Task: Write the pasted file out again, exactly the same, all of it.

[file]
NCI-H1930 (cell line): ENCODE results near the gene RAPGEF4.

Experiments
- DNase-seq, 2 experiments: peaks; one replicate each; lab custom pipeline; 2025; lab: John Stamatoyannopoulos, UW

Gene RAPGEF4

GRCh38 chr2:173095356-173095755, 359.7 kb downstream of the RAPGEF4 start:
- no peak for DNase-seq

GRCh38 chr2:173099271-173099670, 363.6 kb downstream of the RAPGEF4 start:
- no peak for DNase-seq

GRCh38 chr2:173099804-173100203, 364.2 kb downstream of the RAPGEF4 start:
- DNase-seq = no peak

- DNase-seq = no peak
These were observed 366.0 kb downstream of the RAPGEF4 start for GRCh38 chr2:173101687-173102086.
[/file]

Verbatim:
NCI-H1930 (cell line): ENCODE results near the gene RAPGEF4.

Experiments
- DNase-seq, 2 experiments: peaks; one replicate each; lab custom pipeline; 2025; lab: John Stamatoyannopoulos, UW

Gene RAPGEF4

GRCh38 chr2:173095356-173095755, 359.7 kb downstream of the RAPGEF4 start:
- no peak for DNase-seq

GRCh38 chr2:173099271-173099670, 363.6 kb downstream of the RAPGEF4 start:
- no peak for DNase-seq

GRCh38 chr2:173099804-173100203, 364.2 kb downstream of the RAPGEF4 start:
- DNase-seq = no peak

- DNase-seq = no peak
These were observed 366.0 kb downstream of the RAPGEF4 start for GRCh38 chr2:173101687-173102086.